Solar Decathlon 2015: INhouse
Solar Decathlon 2015 just wrapped up in Orange County, California. Sponsored by the U.S. Department of Energy, the Solar Decathlon challenges collegiate teams to design and build a small house powered entirely by the sun.
INhouse was the entry by California Polytechnic State University, San Luis Obispo. INhouse placed 3rd overall and did particularly well in the architecture and market appeal sub-competitions.
Part of the home’s curb appeal is due to a covering of redwood strips. The redwood screens are not just for aesthetics though; they also cool the house by shading the walls. The screens are more opaque where the sun hits the house hardest and more transparent on other sides. According to Cal Poly’s analysis, the screens cut the cooling load by nearly 5%.
As the teams build their houses near their respective campuses and ship them to the competition site, most adopt a modular approach. That was the strategy Cal Poly used for their 986 ft2 (91.6 m2) entry, splitting INhouse into three modules. The center module is the home’s mechanical core, containing the kitchen and bath along with all the HVAC and electrical equipment. The core is flanked by a living area module to the south and a bedroom module to the north.
The living area module is open to the kitchen, creating a nice T-shaped open plan layout. The size of the living area may be a bit bigger than many of you would prefer but keep in mind that the Solar Decathlon houses are designed for hosting tours and large gatherings as that is part of the competition. With the design of INhouse, it would be quite easy to make the living area and bedroom modules longer or shorter.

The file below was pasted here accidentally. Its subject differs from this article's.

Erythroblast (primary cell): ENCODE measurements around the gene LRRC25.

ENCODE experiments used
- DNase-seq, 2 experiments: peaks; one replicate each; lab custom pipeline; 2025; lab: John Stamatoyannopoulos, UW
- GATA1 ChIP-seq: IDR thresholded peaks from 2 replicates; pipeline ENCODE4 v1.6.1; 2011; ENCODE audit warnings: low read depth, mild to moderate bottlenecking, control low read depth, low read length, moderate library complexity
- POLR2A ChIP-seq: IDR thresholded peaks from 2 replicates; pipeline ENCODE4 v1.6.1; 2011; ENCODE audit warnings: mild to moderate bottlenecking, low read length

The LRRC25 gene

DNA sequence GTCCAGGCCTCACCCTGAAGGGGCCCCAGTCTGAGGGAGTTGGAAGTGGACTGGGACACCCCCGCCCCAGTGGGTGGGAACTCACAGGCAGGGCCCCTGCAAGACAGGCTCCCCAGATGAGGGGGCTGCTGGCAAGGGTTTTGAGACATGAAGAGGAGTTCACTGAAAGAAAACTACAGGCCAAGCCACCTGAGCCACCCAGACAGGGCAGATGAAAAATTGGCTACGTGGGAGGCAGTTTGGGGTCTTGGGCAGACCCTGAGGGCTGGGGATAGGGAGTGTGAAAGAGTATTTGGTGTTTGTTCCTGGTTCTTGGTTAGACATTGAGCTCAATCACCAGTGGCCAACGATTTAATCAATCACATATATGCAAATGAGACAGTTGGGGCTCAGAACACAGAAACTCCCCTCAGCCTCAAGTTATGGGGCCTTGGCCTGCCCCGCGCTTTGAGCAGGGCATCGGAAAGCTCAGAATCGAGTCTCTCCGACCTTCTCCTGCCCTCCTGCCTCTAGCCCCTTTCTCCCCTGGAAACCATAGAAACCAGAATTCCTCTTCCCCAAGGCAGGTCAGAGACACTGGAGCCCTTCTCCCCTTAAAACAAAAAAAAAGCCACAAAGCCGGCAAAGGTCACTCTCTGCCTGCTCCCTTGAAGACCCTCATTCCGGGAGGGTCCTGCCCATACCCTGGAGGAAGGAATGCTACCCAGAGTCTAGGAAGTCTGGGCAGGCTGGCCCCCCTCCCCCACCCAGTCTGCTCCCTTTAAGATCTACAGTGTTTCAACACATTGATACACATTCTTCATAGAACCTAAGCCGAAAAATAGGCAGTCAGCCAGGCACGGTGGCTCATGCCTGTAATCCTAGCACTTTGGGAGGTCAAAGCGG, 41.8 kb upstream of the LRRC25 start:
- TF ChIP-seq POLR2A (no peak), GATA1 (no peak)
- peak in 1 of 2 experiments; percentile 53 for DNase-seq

A 15’ folding glass wall opens the living room to a screened patio for seamless indoor-outdoor living, which certainly makes sense in a temperate climate. The patio is enclosed by sliding redwood screens and is shaded by an array of photovoltaic panels. The panels are a state-of-the-art design that also absorbs reflected light from below, giving a small boost to the direct sunlight hitting the top sides.
The bedroom module is a large room that also contains a flex space, with the furniture arrangement defining the two functional areas. The flex space could obviously be used for many things but has been set up as a home office for the competition.
It would be nice to be able to turn the flex space into a second bedroom but the floor plan layout doesn’t make that easy as the bedroom half is reached by going through the flex space. To split the room into two bedrooms, you’d also have to allocate some space to a hallway, making one or both bedrooms much smaller. So, the flex space isn’t as flexible as it would have been if the door was located more in the middle of the room or if an allowance had been made for adding a second door elsewhere. One possible solution is to just shift the entire bedroom module to the east.
At the back of the house there is a constructed wetland for treating the home’s grey water. The cleaned water is used to irrigate the landscaping, eliminating any need to use fresh water for that purpose. You can read more about the design and technology used in the house on the INhouse website.
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